Money talks and bullshit walks, they say, but in Sean Wilsey's memoir, Oh the Glory of It All, there's plenty of both flying around. In this story of the author's coming of age in the highest echelons of San Francisco society, names are named, embarrassments are detailed, and neither the writer nor his beloved mother, Pat Montandon, comes away smelling like a rose. But while they both seem to be hanging tough with the fallout, Sean's stepmother, Dede Wilsey, has threatened to sue the publisher. She claims Glory is libelous to her, but a lot of people seem to disagree, including legal counsel for Penguin, which released the book last week, and the Chronicle, which printed a week's worth of excerpts from the controversial work.
Amid all the huff and fluff, it's important to point out that even for a reader who doesn't give a hot damn about society dames, Glory is fascinating. The story isn't pretty, but the prose is carefully crafted, thoughtful, and honest. It's even (don't choke on your crab Louie, now) sensitive. Hear Wilsey read from Gloryat 7 p.m. at A Clean Well-Lighted Place for Books, 601 Van Ness (at Golden Gate), S.F. Admission is free; call 441-6670 or visit www.bookstore.com.
-- Hiya Swanhuyser
Seeing may be believing, but you can't underestimate the importance of sound. To illustrate this truth, artist Sirpa Jokinen traveled through Moscow, San Francisco, and her hometown of Helsinki and asked locals to take her to their favorite haunts, where she snapped photos and recorded sounds. The resulting multimedia installation, "Places, Sounds, Words," drops the viewer/listener right into these locales -- an S.F. beach or a Moscow city street.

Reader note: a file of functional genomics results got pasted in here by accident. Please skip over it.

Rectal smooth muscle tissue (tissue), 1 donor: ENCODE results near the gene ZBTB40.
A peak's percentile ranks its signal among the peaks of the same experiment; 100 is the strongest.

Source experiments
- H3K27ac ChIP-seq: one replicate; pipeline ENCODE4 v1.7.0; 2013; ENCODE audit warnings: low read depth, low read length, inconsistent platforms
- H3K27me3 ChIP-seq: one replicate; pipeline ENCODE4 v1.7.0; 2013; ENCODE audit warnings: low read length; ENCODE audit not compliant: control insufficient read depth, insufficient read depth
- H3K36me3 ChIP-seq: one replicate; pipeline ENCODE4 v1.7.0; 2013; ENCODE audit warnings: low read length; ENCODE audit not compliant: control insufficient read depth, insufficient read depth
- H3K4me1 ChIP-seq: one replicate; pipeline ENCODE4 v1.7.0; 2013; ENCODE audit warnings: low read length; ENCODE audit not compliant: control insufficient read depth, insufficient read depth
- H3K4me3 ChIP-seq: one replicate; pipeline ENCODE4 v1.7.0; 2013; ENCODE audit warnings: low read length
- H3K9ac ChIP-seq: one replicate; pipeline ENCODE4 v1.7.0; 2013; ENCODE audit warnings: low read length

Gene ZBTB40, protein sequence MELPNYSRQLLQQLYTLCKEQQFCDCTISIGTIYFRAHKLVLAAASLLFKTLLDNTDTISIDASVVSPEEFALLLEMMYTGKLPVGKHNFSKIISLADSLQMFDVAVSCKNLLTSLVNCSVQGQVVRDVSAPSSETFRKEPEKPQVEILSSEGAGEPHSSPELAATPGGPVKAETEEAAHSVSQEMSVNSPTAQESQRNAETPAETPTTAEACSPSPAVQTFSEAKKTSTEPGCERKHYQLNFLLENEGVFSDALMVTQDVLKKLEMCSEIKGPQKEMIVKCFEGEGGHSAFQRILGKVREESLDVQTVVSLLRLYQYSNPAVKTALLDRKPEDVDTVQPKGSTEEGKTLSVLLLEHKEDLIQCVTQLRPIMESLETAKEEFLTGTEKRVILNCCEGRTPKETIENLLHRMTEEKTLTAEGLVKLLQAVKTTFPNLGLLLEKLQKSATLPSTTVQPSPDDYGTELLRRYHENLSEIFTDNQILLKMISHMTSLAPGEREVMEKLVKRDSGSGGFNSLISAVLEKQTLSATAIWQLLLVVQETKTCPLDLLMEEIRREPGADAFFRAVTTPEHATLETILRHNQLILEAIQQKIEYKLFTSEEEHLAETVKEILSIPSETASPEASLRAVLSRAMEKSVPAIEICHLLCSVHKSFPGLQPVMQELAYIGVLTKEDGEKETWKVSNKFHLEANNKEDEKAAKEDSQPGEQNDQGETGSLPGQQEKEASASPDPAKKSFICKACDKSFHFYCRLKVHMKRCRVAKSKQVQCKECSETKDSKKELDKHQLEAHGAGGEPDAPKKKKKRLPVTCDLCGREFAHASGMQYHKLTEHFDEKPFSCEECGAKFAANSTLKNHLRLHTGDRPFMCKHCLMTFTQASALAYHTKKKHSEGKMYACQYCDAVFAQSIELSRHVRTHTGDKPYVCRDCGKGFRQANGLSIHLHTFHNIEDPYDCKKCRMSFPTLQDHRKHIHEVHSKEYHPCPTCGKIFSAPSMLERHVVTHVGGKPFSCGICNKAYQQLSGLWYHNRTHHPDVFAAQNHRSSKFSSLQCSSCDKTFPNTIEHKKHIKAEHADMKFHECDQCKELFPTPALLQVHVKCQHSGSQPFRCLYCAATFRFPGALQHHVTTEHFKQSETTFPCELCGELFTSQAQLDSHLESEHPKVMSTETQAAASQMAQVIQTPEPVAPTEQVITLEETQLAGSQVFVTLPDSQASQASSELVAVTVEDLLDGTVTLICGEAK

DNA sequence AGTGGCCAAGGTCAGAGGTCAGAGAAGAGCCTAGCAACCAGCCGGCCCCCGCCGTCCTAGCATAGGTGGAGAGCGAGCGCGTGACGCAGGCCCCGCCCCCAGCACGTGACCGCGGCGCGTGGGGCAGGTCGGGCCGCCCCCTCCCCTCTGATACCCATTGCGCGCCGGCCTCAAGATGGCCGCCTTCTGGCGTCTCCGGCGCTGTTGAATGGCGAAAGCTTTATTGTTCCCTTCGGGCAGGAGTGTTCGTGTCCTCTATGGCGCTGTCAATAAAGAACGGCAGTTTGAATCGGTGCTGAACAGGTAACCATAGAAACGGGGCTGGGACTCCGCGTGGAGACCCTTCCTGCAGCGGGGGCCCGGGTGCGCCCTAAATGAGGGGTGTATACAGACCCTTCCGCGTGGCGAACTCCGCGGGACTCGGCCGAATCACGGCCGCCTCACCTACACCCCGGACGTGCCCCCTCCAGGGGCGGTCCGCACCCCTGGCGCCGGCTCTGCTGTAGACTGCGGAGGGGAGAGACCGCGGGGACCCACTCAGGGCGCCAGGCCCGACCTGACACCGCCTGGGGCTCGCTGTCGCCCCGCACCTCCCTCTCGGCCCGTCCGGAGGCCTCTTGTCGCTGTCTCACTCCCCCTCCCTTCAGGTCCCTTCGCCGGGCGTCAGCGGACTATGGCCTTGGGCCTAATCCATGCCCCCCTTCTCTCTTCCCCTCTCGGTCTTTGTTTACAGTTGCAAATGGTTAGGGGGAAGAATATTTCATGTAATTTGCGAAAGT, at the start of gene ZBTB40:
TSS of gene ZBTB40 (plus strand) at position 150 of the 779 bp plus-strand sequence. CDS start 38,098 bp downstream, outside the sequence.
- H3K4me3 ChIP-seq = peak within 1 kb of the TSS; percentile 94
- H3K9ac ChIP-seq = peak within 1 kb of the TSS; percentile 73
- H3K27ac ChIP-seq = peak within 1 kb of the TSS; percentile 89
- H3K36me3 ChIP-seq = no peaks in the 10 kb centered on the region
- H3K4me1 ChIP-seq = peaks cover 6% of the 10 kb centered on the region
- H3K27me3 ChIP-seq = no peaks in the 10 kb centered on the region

Jokinen got the idea for this senses-awakening project from an old radio program called Taking an Evening Walk With Erkki Toivanen, in which a gentle-voiced narrator visited far-flung places and described them over the radio to an audience of homebound dreamers with perked ears. The opening reception for "Places" starts Friday at 6 p.m. (and the exhibit continues through June 18) at Mission 17, 2111 Mission (at 17th Street), S.F. Admission is free; call 336-2349 or visit www.mission17.com.
-- Karen Macklin
DJs and lesbians and magazines, oh my
It's a little surprising that a smallish corner bar on 19th Street, the Lexington Club, has become a lesbian hot spot for the entire country. But hey, who's complaining? Not glossy magazine Curve, the high-profile publication throwing one of its 15th-anniversary fiestas there. "Curve ... Almost Legal (and ready to drink to that)" may not be the most tasteful event title, but for a celebration of a mag championing the friendly neighborhood dyke for all these years, we can look past it.
Raffles, door prizes, and DJs including Page Hodel, Jen Selekt, and Mike Needles start at 8 p.m. at the Lexington Club, 3464 19th St. (at Valencia), S.F. Admission is free; call 863-2052 or visit www.curvemag.com.
-- Hiya Swanhuyser
It's not every day that a slew of lawyers parades around in tighty-whities. But that's what's expected at the AIDS Legal Referral Panel benefit "The Legal Briefs II: An Underwear Fashion Show and Extravaganza." The nearly nude event unravels at 5:30 p.m. at the San Francisco LGBT Community Center, 1800 Market (at Octavia), S.F. Admission is $25-30; call 701-1200 or visit www.alrp.org.
-- Karen Macklin
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